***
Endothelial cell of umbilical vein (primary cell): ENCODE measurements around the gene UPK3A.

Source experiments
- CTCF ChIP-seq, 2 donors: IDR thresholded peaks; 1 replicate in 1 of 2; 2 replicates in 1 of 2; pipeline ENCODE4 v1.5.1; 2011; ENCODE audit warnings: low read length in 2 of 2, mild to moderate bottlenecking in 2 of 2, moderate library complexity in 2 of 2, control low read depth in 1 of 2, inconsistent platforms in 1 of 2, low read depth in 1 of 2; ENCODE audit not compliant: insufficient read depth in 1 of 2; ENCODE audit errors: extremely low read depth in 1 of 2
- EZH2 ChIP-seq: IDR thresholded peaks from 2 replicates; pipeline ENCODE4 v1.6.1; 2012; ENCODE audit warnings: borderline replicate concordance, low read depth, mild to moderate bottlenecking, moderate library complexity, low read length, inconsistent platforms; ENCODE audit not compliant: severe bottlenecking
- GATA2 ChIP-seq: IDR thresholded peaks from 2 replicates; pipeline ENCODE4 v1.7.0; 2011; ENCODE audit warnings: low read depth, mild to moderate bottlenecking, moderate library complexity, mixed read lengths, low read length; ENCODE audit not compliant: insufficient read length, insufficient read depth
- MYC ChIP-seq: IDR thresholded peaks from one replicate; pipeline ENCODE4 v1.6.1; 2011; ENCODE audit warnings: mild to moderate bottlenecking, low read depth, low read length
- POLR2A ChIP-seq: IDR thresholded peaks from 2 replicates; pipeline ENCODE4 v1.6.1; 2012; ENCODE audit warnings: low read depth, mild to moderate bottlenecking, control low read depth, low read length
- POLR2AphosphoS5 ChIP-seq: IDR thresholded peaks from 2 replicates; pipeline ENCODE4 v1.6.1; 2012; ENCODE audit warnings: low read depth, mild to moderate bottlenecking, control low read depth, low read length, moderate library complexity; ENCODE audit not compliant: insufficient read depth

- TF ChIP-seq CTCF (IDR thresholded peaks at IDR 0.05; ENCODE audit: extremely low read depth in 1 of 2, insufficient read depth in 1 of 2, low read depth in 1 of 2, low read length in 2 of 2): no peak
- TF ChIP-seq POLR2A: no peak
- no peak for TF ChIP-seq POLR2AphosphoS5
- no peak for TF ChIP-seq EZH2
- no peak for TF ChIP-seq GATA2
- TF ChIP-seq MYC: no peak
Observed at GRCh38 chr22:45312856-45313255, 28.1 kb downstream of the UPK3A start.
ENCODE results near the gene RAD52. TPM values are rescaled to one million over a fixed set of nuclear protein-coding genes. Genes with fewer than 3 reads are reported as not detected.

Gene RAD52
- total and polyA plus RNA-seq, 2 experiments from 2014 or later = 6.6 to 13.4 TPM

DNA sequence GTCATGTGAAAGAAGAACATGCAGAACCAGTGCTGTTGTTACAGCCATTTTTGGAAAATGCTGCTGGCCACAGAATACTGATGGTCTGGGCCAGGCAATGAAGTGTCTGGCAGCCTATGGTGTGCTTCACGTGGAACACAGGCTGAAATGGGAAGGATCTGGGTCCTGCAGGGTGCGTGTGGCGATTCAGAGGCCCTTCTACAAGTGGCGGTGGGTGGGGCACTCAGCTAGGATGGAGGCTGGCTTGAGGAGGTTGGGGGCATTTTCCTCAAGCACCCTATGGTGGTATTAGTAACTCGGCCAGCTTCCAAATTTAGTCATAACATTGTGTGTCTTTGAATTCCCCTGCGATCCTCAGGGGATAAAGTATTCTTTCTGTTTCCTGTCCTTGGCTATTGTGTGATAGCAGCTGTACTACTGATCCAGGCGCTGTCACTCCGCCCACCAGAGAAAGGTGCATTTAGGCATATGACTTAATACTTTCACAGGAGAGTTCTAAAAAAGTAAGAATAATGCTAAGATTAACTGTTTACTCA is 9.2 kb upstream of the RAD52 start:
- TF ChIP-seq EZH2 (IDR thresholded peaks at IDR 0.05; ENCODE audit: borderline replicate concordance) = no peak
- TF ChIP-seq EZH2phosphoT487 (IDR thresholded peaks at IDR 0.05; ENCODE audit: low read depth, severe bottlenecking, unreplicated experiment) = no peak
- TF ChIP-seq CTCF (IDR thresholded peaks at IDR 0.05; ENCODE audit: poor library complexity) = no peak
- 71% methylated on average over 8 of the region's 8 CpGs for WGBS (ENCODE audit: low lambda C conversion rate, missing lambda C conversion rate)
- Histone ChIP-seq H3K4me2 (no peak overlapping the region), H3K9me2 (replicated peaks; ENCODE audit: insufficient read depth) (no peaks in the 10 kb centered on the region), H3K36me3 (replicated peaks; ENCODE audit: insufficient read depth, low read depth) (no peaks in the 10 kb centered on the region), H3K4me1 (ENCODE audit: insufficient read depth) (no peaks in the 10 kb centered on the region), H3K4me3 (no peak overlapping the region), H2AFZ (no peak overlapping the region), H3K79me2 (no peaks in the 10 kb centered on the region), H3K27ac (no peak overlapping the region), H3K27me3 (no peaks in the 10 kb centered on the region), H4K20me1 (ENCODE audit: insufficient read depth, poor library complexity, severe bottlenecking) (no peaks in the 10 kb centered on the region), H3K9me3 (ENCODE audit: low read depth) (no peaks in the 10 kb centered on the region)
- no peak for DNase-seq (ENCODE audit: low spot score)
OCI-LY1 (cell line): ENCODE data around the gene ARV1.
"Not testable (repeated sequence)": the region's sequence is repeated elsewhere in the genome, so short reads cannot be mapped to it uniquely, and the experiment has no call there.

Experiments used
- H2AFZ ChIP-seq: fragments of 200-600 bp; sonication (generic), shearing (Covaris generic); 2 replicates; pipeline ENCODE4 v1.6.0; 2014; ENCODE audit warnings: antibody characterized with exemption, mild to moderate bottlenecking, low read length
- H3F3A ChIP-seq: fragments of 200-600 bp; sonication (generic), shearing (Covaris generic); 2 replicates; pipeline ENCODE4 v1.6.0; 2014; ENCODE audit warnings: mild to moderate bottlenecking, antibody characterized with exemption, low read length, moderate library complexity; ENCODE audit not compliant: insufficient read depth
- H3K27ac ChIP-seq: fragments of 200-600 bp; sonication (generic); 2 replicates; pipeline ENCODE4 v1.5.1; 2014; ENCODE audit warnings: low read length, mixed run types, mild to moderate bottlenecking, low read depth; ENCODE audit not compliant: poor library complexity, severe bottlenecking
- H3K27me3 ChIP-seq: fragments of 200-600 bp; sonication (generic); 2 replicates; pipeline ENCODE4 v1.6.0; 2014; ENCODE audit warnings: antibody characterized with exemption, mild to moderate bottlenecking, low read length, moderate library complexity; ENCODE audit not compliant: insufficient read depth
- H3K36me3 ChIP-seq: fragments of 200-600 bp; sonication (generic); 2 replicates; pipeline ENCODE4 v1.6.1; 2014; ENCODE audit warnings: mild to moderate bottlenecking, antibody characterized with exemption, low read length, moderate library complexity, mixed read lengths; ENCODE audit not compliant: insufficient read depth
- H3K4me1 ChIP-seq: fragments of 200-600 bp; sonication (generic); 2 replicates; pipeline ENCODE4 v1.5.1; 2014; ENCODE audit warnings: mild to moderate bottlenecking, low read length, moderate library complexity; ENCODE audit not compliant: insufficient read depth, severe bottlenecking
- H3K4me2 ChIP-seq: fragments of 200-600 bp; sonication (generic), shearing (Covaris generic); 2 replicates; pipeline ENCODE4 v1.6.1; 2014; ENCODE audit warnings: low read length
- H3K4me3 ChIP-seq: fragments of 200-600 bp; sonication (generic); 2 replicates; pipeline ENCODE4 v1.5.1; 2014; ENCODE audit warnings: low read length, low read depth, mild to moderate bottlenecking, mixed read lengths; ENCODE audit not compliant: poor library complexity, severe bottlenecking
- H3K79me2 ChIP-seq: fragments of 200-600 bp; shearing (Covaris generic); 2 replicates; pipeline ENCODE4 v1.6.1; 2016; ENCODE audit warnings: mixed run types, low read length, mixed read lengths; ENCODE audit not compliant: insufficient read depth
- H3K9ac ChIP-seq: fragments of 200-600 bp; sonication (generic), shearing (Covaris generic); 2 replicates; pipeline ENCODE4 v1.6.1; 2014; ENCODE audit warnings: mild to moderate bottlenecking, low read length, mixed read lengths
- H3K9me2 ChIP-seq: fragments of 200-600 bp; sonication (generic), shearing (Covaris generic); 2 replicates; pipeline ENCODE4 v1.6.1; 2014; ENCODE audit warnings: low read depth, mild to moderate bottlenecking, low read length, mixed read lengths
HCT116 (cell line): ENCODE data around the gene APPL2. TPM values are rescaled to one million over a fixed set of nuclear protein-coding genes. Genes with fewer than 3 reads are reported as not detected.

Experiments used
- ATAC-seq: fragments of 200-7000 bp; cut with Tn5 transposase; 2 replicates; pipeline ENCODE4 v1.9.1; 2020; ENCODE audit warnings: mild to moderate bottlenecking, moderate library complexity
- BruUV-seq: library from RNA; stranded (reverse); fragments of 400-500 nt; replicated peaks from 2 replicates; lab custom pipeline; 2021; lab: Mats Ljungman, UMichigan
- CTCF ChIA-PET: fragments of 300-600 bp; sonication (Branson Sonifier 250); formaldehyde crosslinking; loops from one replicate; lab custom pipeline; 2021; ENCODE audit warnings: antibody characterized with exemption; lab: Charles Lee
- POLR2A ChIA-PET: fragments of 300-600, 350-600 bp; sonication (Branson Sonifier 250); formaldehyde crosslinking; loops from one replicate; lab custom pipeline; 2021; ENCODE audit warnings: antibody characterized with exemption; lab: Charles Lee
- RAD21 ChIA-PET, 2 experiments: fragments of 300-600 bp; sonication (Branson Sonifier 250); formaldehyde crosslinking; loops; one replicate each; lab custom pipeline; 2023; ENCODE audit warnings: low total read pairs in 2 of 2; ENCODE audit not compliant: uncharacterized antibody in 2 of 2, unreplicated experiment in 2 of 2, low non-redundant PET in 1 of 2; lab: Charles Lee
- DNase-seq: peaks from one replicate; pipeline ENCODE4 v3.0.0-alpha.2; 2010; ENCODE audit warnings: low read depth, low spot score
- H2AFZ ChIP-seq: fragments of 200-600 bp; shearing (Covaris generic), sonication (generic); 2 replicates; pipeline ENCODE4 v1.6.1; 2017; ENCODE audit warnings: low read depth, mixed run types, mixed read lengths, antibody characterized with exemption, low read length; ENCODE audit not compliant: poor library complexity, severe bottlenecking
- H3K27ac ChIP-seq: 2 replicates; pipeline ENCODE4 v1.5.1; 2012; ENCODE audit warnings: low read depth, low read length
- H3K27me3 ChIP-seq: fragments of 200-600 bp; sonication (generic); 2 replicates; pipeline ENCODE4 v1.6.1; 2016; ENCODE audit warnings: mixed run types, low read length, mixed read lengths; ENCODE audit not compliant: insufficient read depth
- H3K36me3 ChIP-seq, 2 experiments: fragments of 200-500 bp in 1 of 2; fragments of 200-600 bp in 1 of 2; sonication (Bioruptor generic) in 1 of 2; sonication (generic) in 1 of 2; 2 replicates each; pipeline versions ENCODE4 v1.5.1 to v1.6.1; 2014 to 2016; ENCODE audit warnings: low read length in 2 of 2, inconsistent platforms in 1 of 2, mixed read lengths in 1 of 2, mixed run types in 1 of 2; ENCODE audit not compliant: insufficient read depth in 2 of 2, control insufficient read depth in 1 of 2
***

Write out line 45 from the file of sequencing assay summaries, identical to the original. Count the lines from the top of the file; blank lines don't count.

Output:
- POLR2A ChIA-PET: fragments of 300-600, 350-600 bp; sonication (Branson Sonifier 250); formaldehyde crosslinking; loops from one replicate; lab custom pipeline; 2021; ENCODE audit warnings: antibody characterized with exemption; lab: Charles Lee